The MP Platoon, 1st Cavalry Division as well as the rest of the Military Police Units world wide, finally received the first standard issue Military Police Night Stick which was Club, Police, M-1944. It took a while for them to be distributed to all MP units in the Army and in many cases the MP units (such as the MP’s at the Nuremburg Trials in Germany) had to make their own which was usually done with Mop Handles. The Cav MP’s were no different and there were many styles within the unit for a while as seen in the photo below.


Here are some members of the CG’s Security Detachment at Camp Drake Japan with one of the many versions of the improvised Night Sticks in use until issue of the standard M-1944 (It looks like it was made from an old WW I entrenching tool handle?)

 



Here is a photo of MP L.C. Shane (above) which was taken circa 1915 – 1919, unit or location unknown. Note the revolver holster and the OG Sweater worn in place of the Blouse or Jacket. The MP Arm Band may have been tan or white or yellow but it’s difficult to tell with the old tin type photo. He may have been in WW I in France? Or he might have been one of the old provost troopers at Ft Bliss as we know for a fact that the MP’s at Ft Bliss in those days were issued .45 cal revolvers. The “Billie Club” or Night Stick also appears to be of the type hand made from mop handles which was common prior to 1944 Photo complements of MSG Dick Burch.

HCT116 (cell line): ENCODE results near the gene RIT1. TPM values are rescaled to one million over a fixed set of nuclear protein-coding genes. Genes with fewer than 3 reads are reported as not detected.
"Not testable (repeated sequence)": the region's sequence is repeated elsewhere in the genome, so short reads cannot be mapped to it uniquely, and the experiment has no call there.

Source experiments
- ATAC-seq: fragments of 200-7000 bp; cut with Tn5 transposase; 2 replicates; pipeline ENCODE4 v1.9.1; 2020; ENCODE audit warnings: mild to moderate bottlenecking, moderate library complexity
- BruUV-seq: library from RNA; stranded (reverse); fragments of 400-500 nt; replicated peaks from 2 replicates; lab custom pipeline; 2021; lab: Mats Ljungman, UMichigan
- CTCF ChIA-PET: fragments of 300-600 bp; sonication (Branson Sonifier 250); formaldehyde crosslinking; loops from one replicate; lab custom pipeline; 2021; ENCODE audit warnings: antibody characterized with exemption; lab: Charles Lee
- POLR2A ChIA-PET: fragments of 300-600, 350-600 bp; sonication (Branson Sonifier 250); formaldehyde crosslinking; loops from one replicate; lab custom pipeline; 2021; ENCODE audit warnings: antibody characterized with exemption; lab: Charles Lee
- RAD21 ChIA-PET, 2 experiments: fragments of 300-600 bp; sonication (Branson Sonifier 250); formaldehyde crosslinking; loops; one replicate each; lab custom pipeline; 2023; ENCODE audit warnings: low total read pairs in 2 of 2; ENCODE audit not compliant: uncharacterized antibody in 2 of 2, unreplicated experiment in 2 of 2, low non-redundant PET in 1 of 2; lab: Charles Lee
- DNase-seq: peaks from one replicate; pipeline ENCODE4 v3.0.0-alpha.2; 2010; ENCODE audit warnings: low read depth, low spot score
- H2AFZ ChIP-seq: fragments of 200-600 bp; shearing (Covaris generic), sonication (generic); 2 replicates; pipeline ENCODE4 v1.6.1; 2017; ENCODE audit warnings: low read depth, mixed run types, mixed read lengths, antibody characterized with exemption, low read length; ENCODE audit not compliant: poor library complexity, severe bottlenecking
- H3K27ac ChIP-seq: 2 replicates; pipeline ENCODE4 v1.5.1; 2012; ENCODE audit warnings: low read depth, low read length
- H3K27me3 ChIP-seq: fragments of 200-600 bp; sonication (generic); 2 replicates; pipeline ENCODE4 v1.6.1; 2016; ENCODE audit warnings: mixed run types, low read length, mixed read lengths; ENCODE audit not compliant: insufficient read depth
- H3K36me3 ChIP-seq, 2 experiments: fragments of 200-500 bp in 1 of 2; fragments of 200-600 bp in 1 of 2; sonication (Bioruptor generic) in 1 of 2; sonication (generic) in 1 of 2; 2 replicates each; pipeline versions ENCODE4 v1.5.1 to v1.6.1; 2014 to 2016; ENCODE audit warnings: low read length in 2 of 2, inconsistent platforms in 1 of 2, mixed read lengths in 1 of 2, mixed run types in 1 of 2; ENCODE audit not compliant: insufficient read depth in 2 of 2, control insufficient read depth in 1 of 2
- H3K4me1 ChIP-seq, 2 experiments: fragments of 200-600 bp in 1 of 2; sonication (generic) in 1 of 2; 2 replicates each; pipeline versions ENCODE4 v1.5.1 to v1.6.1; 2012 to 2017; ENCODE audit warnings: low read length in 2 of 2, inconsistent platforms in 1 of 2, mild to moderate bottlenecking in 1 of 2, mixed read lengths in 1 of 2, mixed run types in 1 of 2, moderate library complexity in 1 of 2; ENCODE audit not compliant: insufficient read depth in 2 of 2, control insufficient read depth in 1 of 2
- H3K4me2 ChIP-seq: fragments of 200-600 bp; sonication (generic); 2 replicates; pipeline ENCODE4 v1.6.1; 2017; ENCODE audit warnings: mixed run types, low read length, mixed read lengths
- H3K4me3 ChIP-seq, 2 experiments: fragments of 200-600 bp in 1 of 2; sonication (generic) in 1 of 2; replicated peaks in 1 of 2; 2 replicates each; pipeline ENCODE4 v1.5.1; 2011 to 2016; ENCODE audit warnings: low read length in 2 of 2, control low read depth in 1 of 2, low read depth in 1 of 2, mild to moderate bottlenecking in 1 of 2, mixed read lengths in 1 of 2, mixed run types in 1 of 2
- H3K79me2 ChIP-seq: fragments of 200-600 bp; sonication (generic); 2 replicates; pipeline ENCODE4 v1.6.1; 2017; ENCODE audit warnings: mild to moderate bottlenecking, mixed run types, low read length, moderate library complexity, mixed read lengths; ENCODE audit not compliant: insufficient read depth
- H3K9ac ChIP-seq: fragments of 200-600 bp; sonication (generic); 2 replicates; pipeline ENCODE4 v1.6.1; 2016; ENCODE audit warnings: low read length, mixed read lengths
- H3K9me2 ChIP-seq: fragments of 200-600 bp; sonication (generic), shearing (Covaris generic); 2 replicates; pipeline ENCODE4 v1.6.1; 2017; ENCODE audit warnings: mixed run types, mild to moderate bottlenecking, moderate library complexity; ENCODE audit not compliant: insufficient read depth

The M-1944 was definitely in use by all members of the unit by the time it arrived at Camp Crawford as seen worn by PFC Gould of the 545th MP Co in the 1950’s

In addition to this new issue Club, Police M-1944, the MP Platoon and later the 545th MP Company continued to maintain their proficiency on their individual and crew served weapons in various field training exercises and trips to the weapons qualification ranges. Their newest weapon aside from the Night Stick was the M-1 Carbine which they used often during confinement operations at the Camp Drake and later the Camp Crawford Stockades.
For those history buffs among you that just have to have the documentation – here is the US Army Specification No. 23-110, dated February 23, 1943 for the CLUB – POLICEMAN, M-1944.

 

 
This document complements of the MP Museum

 

 



Korea

 

Browning Automatic Rifle .30 cal more affectionately known as the BAR or BAR 30
M-1918 A-2



John Browning designed the BAR to provide an automatic rifle for use during World War I. The M1918 saw service toward the end of World War I. The M1918A2, adopted by the Army in 1940, saw extensive service during World War II and Korea. The BAR used .30-06 cal. cartridges in 20-round magazines. The BAR provided an effective rate of fire of 550 rpm, and proved to be a very reliable weapon during adverse operating conditions.

  • M1918 (1917) was selective to fire either semi- or fully-automatic. The M1918 did not have the shoulder support plate or bipod that was characteristic of later models. The M1918 had a blade front sight and a leaf with aperture battle sight with aperture rear sight.

  •  M1918A1 (1937) was selective to fire either semi- or fully-automatic. It had a shoulder support plate hinged to the butt stock and a spike type bipod. The M1918A1 had a blade front sight and a leaf with aperture battle sight with aperture rear sight.